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BYOB: Build Your Own Browser, Part 2
Pages: 1, 2, 3

Changing the Code

There are five pieces of code that need to be added: first, code to make it so the MyDocument class can access the UI elements that we connected to it; second, code the "connectURL" method to handle processing connections entered in the URL text field; third, code to handle JavaScript pop-up windows; fourth, code to handle setting a default home page to load when a new browser window is loaded; and finally, code to handle updating the URL line when pages get forwarded automatically by the WebView object. This sounds like a lot of code to be adding and updating, but it's really not. And the code that will be added is simple and straightforward to understand.

Connecting the UI Elements

The first step is to edit MyDocuments class header file, MyDocument.h, located in the "Classes" subdirectory of the project in Xcode.

If you look at the file now it is pretty empty and should look something like:


#import <Cocoa/Cocoa.h>

@interface MyDocument : NSDocument
{
}
@end

The first line to add is:


#import <WebKit/WebView.h>

after the line "#import <Cocoa/Cocoa.h>". This file gives the Objective-C compiler the information it needs to access the fields and methods of the WebView object.

Next add:


IBOutlet id urlString;
IBOutlet WebView *webView;

between the { and } brackets after the "@interface" statement. These statements are for the outlets that were set up in the NIB file.

The last line to add is:


- (IBAction)connectURL:(id)sender;

after the closing bracket (that is, / }) of the "@interface" declaration and before the "@end" statement. This statement is for the action that was set up in the NIB file.

In the end, the file should look like:


#import <Cocoa/Cocoa.h>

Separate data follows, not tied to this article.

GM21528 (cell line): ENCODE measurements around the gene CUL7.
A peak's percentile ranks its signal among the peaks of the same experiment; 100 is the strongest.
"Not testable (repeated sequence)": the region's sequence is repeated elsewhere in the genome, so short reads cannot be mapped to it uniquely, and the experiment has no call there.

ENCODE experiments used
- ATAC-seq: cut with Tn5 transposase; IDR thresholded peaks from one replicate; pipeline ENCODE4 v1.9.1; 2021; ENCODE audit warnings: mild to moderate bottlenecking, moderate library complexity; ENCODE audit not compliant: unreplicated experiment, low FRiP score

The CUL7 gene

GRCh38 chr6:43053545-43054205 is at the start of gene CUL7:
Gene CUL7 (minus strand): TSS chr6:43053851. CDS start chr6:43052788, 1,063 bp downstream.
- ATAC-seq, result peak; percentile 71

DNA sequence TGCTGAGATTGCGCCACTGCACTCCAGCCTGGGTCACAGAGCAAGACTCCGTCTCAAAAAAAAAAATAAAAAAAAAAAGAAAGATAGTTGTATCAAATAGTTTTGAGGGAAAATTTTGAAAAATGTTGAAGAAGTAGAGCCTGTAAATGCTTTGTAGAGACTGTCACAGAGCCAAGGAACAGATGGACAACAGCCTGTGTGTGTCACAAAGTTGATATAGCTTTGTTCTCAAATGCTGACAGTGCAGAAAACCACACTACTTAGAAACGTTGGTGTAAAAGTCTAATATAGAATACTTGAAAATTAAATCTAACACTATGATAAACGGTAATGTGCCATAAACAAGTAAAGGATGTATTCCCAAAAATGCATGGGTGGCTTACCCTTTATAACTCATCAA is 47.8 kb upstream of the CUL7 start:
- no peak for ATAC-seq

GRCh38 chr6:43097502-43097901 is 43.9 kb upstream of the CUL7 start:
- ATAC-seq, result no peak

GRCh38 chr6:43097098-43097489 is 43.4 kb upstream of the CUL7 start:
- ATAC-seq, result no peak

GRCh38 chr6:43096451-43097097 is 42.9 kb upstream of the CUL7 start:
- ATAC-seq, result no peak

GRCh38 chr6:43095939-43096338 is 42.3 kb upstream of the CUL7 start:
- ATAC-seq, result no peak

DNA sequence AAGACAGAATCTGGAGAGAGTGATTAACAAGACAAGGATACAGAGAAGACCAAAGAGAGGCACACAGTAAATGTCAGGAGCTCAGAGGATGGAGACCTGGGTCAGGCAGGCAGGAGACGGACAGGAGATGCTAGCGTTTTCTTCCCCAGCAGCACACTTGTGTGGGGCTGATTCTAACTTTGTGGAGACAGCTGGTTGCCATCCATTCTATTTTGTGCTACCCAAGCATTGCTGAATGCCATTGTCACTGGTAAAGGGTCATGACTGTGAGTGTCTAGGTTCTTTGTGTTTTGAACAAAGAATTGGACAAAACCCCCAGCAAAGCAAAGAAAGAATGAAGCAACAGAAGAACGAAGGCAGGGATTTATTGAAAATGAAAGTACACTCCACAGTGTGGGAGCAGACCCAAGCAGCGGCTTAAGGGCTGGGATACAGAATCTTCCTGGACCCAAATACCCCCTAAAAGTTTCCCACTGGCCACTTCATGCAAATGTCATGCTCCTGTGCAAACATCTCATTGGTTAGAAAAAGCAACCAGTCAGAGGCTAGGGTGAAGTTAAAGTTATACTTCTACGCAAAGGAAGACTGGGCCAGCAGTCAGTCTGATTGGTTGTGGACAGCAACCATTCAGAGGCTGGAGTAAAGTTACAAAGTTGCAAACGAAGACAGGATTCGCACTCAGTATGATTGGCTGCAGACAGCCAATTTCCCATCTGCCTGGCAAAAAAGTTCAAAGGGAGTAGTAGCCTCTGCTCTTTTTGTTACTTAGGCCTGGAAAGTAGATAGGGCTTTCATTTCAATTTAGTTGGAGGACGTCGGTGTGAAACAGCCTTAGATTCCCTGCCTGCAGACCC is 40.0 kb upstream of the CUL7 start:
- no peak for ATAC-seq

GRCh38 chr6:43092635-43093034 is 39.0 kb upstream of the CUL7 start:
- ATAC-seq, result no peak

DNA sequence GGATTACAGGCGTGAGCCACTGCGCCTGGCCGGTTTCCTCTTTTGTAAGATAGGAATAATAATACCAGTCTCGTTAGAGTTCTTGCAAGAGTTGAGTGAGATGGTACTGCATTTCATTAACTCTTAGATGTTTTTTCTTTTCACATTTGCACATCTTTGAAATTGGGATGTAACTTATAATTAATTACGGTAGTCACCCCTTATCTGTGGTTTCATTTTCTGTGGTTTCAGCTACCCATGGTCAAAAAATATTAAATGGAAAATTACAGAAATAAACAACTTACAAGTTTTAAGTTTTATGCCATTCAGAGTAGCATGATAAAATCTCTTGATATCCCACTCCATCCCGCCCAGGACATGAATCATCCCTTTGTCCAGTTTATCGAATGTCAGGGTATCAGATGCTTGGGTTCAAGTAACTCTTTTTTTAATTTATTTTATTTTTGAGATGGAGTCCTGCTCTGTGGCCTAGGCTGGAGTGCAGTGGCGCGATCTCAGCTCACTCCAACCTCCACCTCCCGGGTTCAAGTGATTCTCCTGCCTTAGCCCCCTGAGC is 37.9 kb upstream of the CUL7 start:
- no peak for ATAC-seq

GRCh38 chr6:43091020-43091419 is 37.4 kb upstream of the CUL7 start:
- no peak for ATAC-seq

#import <WebKit/WebView.h>

@interface MyDocument : NSDocument
{
    IBOutlet id urlString;
    IBOutlet WebView *webView;
}
- (IBAction)connectURL:(id)sender;
@end

Adding "connectURL"

The next step is to add the connectURL method to MyDocument's implementation file, MyDocument.m. When you open this file, you'll notice that it contains a number of predefined method prototypes. (These methods will be useful to use later in the article, but for the time being ignore these methods.) Add the "connectURL" method:


- (IBAction)connectURL:(id)sender{
    [urlString setStringValue:[sender stringValue]];
    [[webView mainFrame] loadRequest:
	[NSURLRequest requestWithURL:
	    [NSURL URLWithString:
		[sender stringValue]]]];
}

after these methods and before the "@end" statement.

This method is pretty simple; the first line gets the string value from urlString; the second sends that value to the WebView instance to load the site with that string.

You may wonder why we changed this method if for all intents and purposes it does the same that it did before we disconnected the urlString field from the webView object in the NIB. In the old version, the developer maintained no control over how the connection was made, so whatever was entered on the URL line was sent directly to the WebView object.